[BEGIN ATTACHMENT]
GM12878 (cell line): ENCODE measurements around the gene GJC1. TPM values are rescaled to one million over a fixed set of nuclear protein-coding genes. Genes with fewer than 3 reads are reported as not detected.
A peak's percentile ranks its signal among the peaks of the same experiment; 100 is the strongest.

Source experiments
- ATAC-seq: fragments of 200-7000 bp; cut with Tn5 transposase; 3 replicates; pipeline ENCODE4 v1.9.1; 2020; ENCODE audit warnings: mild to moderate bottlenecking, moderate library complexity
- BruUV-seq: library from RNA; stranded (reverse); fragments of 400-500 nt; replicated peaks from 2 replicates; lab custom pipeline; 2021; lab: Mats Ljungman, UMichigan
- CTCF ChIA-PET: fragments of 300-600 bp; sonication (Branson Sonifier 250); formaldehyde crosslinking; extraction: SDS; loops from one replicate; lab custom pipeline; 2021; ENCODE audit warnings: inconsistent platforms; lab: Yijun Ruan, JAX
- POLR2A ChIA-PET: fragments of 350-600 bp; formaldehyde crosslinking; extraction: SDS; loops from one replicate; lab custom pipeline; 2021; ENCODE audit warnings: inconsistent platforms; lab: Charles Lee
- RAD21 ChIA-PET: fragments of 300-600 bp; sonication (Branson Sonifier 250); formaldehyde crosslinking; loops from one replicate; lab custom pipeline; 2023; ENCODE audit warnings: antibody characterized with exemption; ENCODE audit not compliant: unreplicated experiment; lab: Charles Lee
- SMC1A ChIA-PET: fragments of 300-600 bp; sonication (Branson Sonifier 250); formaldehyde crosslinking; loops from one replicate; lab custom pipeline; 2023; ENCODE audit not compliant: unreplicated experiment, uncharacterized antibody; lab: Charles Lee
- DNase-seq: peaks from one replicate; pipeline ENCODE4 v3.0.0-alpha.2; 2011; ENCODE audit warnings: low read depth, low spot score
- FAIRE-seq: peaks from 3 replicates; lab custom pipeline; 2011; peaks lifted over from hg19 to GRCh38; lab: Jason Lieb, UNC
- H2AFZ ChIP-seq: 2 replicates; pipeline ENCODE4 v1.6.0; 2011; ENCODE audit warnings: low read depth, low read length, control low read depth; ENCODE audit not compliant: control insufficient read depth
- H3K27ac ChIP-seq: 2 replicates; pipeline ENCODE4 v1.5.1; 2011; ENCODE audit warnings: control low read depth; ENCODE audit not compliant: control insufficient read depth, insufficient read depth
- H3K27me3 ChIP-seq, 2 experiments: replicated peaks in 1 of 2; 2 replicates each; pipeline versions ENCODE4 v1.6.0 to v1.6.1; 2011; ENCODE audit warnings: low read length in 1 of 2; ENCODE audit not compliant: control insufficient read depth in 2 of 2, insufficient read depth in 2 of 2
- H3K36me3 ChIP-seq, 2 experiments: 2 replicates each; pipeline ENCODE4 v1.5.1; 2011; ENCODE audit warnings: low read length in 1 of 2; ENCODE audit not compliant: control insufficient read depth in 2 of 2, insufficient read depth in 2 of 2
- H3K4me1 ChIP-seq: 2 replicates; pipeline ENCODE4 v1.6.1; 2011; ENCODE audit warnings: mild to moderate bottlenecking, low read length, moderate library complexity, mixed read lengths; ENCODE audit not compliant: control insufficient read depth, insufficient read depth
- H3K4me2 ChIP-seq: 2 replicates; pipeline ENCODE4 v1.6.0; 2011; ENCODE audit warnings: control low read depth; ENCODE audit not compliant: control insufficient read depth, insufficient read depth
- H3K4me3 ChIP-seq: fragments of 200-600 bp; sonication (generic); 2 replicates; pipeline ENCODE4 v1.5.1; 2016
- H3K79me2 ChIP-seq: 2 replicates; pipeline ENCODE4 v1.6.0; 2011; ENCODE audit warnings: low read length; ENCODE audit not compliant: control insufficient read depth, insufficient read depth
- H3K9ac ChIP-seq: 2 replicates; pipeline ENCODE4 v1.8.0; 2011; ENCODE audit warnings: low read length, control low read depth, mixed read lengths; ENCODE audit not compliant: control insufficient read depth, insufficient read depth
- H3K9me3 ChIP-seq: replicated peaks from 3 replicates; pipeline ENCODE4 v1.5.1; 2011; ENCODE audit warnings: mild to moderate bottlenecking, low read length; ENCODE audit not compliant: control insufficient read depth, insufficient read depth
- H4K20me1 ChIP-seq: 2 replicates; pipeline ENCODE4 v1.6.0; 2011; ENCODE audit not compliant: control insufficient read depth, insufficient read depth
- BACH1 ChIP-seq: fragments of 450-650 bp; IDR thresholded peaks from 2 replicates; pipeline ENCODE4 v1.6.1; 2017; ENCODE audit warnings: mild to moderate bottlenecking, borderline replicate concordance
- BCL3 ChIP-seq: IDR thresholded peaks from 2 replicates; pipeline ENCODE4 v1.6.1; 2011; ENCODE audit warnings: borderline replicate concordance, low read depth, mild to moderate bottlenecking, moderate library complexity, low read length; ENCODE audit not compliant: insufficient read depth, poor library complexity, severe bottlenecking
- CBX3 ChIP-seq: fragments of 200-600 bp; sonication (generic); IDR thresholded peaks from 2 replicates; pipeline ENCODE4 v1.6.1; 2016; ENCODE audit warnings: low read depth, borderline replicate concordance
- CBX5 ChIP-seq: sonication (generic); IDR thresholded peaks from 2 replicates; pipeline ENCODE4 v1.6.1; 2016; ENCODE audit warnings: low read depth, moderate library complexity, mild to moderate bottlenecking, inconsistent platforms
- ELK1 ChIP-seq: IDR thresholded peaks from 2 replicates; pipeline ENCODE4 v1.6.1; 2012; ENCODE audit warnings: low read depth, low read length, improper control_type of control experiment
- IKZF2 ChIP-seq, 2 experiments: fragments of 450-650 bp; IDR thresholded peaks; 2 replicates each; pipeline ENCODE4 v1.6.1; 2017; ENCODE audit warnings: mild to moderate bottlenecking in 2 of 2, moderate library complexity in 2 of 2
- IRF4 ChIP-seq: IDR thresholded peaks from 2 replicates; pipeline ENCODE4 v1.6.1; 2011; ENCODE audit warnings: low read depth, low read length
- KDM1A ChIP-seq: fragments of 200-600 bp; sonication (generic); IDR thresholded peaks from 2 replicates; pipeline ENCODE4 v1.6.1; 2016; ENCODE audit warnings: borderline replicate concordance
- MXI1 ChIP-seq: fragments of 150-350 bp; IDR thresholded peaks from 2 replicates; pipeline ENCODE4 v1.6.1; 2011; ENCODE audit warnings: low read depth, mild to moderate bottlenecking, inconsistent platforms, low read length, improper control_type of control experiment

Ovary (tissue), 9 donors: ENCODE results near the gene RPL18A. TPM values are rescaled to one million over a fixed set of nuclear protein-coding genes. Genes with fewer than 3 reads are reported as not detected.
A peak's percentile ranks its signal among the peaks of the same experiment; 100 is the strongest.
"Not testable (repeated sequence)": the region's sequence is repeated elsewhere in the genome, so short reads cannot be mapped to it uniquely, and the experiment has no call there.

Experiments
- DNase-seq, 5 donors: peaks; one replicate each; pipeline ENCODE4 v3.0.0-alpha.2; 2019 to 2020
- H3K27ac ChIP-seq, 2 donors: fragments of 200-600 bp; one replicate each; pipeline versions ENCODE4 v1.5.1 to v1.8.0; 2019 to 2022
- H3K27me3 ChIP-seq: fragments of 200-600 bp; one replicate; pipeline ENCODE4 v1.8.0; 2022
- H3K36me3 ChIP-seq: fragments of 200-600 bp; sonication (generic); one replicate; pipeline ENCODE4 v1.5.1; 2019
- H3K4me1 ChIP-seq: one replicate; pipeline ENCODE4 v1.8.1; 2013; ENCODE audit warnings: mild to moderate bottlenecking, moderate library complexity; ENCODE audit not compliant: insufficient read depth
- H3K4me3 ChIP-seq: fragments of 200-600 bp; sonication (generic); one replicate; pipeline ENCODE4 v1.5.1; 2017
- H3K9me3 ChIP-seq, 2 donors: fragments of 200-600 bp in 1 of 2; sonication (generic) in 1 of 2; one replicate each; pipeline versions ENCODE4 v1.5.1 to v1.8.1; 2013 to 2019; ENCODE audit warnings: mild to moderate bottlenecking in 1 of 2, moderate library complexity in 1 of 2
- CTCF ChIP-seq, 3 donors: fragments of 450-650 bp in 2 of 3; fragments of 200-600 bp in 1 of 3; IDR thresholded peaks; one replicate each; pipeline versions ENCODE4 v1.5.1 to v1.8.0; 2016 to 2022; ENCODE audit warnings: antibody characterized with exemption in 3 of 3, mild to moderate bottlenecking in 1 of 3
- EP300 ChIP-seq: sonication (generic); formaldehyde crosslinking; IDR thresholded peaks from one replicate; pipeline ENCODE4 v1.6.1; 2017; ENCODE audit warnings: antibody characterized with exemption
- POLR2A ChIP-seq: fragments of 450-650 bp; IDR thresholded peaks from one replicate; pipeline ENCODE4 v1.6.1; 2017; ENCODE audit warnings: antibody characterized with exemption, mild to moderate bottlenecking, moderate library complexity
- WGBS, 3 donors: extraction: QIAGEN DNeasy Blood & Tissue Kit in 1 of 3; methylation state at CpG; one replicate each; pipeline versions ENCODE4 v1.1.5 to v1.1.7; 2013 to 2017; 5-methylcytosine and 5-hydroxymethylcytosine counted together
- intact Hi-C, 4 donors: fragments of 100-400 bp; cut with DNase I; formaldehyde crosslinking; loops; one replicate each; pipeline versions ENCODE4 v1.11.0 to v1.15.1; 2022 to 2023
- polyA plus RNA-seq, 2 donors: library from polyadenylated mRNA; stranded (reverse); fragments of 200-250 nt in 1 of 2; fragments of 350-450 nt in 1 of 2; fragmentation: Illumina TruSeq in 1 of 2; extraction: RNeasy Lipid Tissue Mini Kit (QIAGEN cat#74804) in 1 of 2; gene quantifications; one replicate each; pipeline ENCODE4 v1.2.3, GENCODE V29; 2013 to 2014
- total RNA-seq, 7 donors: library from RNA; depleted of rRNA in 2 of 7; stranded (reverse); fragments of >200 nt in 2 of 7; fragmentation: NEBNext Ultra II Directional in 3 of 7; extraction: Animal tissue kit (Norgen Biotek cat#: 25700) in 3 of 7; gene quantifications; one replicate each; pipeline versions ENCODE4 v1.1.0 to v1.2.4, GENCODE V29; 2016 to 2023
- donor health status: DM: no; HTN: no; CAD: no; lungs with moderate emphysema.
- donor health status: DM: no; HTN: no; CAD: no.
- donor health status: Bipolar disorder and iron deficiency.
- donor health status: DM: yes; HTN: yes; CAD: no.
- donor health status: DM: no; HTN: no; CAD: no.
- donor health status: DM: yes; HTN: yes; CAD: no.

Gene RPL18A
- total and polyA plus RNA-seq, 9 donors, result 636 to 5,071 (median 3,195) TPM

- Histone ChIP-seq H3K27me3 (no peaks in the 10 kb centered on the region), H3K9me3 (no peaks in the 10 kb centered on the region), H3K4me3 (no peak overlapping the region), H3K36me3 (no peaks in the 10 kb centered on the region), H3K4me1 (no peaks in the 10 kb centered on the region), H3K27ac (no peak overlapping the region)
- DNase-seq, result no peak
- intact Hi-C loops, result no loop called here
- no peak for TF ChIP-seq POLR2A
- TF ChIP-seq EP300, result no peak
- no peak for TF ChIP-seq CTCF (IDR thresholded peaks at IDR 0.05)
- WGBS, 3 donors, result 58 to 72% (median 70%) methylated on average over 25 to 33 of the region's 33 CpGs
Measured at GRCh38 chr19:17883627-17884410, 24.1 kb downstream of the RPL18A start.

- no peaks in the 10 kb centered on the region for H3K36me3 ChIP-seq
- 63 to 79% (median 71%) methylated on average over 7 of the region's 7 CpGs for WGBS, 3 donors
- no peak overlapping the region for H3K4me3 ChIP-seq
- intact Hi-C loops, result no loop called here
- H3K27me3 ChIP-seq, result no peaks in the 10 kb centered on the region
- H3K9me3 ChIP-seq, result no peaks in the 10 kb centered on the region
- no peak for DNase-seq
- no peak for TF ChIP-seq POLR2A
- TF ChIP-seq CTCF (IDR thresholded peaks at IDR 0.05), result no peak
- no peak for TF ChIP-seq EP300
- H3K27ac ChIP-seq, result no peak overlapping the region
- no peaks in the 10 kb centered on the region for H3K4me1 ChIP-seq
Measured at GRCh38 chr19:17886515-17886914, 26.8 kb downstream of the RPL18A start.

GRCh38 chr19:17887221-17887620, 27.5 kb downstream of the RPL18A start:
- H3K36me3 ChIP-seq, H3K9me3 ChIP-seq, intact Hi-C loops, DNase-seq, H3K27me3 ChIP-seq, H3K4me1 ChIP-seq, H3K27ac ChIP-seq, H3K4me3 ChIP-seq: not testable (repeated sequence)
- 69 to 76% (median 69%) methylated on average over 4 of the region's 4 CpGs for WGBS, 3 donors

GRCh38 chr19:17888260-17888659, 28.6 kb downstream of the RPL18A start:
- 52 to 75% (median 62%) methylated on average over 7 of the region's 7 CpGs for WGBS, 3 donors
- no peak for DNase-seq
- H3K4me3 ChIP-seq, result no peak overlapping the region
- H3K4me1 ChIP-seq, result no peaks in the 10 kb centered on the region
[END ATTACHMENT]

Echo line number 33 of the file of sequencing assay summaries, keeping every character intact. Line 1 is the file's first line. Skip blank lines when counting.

A peak's percentile ranks its signal among the peaks of the same experiment; 100 is the strongest.